Most film festivals show art films: the next Canadian film festival will be devoted entirely to the highly developed field of films on art. In Ottawa, from May 23 to 25. people who make films about painting and sculpture, people who use them in their work, and people who just like watching them will all attend the first international festival of films on art ever held in Canada.

The idea came originally from UNESCO headquarters in Paris, which has sponsored similar festivals in Moscow, Madrid, and Bergamo. It was taken up here by organizations like the Film Board and the CBC. which are now co-operating with UNESCO in organizing it. About 100 delegates from North America and Europe (most of them art curators, teachers. adult educators, etc.) wall attend a threeday seminar on the proper use of films on art. In the same period, showings of some of the world’s best films on art will be open to everyone who wants to attend. Aside from spreading knowledge of the field, the Canadian organizers hope to achieve three specific aims: ( 1 ) Improve the distribution of films on art. which is still pretty sketchy. (2) Convince more European film producers that they should provide 16mm prints (which can be showm in schools and galleries) as well as 35mm prints (which can usually be shown only in theatres), thus making the films more available to North American art-lovers. (3) Convince more Canadian corporations they should sponsor films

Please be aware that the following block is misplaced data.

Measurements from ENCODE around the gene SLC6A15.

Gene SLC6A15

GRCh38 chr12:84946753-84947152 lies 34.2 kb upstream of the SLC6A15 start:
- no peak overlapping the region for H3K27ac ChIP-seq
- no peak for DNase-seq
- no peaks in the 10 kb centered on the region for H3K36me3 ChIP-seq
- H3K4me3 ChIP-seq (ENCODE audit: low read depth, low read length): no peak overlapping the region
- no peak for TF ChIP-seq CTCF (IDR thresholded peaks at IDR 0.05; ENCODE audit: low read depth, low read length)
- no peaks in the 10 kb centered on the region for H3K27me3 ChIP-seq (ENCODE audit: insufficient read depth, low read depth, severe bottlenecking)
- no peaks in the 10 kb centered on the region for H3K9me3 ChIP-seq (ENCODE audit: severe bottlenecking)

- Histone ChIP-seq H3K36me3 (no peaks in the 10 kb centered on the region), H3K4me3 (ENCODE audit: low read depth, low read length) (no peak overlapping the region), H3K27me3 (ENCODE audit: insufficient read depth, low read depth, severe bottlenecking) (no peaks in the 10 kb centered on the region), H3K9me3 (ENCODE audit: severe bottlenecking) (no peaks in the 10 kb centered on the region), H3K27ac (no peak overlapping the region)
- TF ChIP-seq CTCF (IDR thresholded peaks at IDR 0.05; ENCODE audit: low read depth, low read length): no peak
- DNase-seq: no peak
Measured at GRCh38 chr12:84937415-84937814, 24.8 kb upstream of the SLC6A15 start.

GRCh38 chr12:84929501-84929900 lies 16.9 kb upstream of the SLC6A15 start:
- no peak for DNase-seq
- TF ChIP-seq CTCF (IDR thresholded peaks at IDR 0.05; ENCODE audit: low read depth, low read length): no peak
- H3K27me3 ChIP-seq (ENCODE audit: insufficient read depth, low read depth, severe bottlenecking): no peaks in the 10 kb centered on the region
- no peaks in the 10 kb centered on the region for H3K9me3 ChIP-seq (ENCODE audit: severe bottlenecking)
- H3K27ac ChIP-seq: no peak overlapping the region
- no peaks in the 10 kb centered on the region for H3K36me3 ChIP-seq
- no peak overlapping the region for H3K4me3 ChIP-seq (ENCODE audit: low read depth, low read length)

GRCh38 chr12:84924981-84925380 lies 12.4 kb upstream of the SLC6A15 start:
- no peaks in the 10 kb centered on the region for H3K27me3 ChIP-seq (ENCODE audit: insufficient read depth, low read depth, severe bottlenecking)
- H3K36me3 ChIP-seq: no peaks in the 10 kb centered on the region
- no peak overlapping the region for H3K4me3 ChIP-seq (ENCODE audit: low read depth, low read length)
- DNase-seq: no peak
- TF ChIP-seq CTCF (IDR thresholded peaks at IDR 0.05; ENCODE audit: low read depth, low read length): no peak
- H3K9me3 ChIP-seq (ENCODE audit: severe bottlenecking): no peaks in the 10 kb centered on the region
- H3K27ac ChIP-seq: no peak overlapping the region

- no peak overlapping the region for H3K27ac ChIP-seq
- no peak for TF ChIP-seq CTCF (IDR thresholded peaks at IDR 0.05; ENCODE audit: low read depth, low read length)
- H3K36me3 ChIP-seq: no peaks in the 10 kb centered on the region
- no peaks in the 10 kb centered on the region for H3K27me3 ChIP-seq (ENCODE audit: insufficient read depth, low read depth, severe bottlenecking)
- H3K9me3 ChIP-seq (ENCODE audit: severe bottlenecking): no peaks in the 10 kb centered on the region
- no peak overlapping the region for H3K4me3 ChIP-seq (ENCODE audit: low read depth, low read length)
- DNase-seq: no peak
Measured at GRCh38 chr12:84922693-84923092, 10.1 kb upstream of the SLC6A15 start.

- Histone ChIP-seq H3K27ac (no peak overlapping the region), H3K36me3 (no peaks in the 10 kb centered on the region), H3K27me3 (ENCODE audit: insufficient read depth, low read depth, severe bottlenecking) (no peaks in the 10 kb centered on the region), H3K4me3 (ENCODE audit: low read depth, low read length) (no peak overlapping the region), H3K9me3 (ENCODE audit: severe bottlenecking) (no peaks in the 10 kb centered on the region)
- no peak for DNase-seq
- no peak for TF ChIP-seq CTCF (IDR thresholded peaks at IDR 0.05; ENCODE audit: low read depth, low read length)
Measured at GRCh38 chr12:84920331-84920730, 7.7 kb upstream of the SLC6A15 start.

on art, as Imperial Oil and a few others already have. If any corporations arc looking for subjects, plenty of suggestions are available. There is, for instance, no film on early Quebec religious wood-carving, and many Canadian art-lovers think this is a crying need.